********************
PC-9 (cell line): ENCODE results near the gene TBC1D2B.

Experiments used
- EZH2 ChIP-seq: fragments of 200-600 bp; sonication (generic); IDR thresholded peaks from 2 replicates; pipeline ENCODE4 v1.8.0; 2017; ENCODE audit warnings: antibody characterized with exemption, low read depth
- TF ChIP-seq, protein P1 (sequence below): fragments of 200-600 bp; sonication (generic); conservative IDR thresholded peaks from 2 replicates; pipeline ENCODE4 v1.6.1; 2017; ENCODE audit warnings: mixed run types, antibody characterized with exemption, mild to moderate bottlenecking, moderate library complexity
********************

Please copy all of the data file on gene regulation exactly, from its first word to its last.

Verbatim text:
PC-9 (cell line): ENCODE results near the gene TBC1D2B.

Experiments used
- EZH2 ChIP-seq: fragments of 200-600 bp; sonication (generic); IDR thresholded peaks from 2 replicates; pipeline ENCODE4 v1.8.0; 2017; ENCODE audit warnings: antibody characterized with exemption, low read depth
- TF ChIP-seq, protein P1 (sequence below): fragments of 200-600 bp; sonication (generic); conservative IDR thresholded peaks from 2 replicates; pipeline ENCODE4 v1.6.1; 2017; ENCODE audit warnings: mixed run types, antibody characterized with exemption, mild to moderate bottlenecking, moderate library complexity